- IRENA’s full World Energy Transitions Outlook Report suggests making renewables-based energy systems mainstream as the only pathway to limiting global warming to 1. 5°C By 2050
- Renewables will offer employment to 48 million out of 122 million energy related jobs in 2050
- Policy support is crucial for a just and swift energy transition to renewables
In March 2021, the International Renewable Energy Agency (IRENA) offered a preview of its World Energy Transitions Outlook report, stressing that enhancing renewable energy capacity of the world 10-fold, from 2,800 GW in 2020 to a cumulative of 27,700 GW by 2050—reaching 14,000 GW of installed capacity for solar PV, and 8,100 GW for wind energy— would be one major contributor for the world to ensure 1.5°C limit to global warming by 2050 (see IRENA Expects 14,000 GW Solar PV By 2050 In New Report). That would mean for renewables annual additions of 840 GW, up from 264 GW in 2020
On June 30, 2021, it released the full report offering the world a pathway to reach 1.5°C seeing renewables-based energy systems ‘instigating profound changes that will reverberate across economies and societies’. IRENA’s Director-General Francesco La Camera said, “There is consensus that an energy transition grounded in renewables and efficient technologies is the only way to give us a fighting chance of limiting global warming by 2050 to 1.5°C. As the only realistic option for a climate-safe world, IRENA’s vision has become mainstream.”
However, it would all depend on policy makers to eliminate market distortions favoring fossil fuels, phase out fossil fuel subsidies and facilitate necessary changes in funding structures.
A renewables-based power structure will create up to 122 million energy related jobs in 2050, up from 58 million now, out of which 48 million alone will be in the renewables space. This would support the world’s recovery post-COVID and support long-term economic growth, according to the report writers. IRENA suggests an annual clean energy investment of $4.4 trillion on an average, which though high would be feasible and equals to around 5% of global GDP in 2019.
Solar PV and wind energy among renewables will be crucial to this transition, since the impact of COVID-19 on these power generation technologies has been much smaller than anticipated. In the pandemic impacted year of 2020, wind energy installations added up to 111 GW and solar PV 127 GW, showing their resilience and momentum.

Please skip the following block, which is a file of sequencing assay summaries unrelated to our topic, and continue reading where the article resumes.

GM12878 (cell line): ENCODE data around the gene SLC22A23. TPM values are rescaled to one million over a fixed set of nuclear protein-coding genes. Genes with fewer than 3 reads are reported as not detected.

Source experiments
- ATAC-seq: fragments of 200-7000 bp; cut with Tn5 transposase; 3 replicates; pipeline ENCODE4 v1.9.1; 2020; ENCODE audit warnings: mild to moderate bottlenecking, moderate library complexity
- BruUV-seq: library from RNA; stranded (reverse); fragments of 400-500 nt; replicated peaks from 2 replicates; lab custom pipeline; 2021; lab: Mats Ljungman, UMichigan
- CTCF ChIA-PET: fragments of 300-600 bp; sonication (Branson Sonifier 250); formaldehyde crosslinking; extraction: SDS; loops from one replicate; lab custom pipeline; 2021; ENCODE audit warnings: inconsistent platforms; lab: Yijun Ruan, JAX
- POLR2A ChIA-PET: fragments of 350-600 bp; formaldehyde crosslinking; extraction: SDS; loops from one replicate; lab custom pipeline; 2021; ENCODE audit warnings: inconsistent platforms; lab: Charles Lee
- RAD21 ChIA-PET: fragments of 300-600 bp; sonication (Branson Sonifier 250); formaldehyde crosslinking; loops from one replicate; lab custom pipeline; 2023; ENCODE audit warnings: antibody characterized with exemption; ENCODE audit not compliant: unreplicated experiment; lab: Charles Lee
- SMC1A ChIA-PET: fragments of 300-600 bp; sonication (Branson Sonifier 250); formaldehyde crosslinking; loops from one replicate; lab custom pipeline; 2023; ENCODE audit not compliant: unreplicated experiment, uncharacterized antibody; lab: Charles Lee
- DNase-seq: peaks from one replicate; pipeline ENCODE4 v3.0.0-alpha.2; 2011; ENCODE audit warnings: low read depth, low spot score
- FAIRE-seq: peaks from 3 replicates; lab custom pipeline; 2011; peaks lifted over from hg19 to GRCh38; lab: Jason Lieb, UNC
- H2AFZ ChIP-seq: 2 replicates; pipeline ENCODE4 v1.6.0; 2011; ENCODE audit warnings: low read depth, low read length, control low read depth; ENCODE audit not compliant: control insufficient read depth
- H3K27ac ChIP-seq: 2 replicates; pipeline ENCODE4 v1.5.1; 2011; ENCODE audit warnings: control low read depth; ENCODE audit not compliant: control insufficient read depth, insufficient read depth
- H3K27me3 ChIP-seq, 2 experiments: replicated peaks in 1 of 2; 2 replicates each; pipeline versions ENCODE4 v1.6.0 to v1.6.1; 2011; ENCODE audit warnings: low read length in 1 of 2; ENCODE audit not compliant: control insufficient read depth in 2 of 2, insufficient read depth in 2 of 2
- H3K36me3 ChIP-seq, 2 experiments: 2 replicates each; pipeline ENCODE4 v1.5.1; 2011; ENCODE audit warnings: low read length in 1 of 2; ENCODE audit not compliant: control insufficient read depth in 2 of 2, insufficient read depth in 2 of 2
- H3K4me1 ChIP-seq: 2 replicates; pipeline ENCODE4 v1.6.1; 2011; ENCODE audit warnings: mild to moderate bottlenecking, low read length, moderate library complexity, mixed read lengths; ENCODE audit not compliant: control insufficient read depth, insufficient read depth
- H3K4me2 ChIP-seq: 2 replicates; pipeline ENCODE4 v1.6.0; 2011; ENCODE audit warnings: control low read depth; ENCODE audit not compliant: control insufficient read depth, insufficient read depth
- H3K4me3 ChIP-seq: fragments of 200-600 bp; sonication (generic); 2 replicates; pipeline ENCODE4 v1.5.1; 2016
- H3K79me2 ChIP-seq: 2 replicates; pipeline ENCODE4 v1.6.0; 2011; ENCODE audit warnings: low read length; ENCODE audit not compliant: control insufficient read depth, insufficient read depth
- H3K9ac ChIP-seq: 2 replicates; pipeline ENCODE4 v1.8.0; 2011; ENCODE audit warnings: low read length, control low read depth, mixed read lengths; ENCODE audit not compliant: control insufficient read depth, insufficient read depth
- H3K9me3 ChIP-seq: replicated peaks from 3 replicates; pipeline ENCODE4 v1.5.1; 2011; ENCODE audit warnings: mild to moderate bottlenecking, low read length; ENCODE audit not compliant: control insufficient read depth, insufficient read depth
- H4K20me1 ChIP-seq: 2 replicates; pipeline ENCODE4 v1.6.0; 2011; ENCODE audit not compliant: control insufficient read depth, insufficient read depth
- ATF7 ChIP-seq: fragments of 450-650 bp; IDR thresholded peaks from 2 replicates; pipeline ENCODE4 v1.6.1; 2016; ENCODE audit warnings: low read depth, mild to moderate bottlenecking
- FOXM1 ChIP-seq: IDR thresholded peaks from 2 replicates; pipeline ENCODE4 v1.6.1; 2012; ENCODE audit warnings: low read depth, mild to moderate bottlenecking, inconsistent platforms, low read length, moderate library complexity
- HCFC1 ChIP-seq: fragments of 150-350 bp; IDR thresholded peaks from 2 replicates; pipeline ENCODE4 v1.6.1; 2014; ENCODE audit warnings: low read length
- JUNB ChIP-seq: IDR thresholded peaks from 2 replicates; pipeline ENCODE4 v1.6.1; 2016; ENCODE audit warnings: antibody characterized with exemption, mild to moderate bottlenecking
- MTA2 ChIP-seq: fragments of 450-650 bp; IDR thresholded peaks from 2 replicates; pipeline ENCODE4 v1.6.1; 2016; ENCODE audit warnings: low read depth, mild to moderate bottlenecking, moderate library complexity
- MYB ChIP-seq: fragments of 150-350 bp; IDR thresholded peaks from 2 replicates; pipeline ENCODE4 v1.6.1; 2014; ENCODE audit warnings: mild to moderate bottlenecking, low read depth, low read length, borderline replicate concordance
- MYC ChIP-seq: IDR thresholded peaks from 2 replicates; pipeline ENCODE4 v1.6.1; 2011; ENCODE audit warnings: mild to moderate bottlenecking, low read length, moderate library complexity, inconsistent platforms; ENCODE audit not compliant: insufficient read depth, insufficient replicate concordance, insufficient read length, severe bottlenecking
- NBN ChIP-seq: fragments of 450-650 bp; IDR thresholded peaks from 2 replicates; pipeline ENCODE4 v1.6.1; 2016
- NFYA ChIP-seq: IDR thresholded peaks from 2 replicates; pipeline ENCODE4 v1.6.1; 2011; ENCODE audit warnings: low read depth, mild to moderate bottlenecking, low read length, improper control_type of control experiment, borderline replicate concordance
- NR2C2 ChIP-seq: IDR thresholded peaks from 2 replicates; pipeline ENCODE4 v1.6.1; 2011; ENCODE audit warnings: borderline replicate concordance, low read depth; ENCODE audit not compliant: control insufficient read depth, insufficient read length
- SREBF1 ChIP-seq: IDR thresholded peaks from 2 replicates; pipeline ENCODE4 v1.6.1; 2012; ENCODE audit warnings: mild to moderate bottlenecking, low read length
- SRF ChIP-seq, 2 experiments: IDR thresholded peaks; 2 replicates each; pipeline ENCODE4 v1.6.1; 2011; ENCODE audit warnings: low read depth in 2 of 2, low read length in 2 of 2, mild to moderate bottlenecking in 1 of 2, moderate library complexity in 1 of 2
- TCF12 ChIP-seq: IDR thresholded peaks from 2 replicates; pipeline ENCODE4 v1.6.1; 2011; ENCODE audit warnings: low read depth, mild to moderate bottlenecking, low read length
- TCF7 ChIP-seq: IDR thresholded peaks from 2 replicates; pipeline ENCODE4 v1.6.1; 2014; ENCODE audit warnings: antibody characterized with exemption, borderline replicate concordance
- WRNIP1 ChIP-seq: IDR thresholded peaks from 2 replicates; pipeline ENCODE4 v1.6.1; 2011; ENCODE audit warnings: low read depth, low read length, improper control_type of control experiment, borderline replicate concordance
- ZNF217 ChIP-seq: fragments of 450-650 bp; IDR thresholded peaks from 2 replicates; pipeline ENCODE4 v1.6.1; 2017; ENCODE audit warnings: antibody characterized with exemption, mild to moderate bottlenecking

Renewable energy at a massive scale will not only enable transition to clean energy, but would also encourage innovation and bring about several technological avenues to reach climate targets, provided these are supported with targeted policies and measures.
Some of the major points covered in the report include:
- By 2050, the world would need around 5,000 GW electrolyzer capacity to serve as seasonal storage and decarbonize other industries. Renewables will power 2/3rd of the total hydrogen in 2050; and unambiguously IRENA sees 1/3rd will be blue hydrogen produced by natural gas.
- The world would need a total of $33 trillion of additional investments into efficiency, renewables, end-use electrification, power grids, flexibility, hydrogen and innovations.
- Payback will be higher when decrease in air pollution would better human health and hold climate change.
- Private sector will grow from 44% in 2019 to 57% in 2050 thanks to planned policies geared towards energy transition offering them a ‘big business opportunity’.
- Public financing will be crucial for a ‘swift, just and inclusive’ energy transition and to catalyze private investment, especially in developing markets. It should grow to some $780 billion under 1.5°C scenario, growing from $450 billion in 2019.
The authors of the report caution that if the energy transition is not well managed, it risks inequitable outcomes, dual-track development and an overall slowdown in the progress. Just and integrated policies will remain imperative to realize the full potential of the energy transition.
The report can be accessed for free on IRENA’s website.
In June 2021, another IRENA report claimed solar PV generation costs dropped 7% annually in 2020, and that new renewable power generation capacity costs less than even existing 800 GW coal-fired capacity (see RE Promises Major Cost Savings To Pursue Net Zero Aim).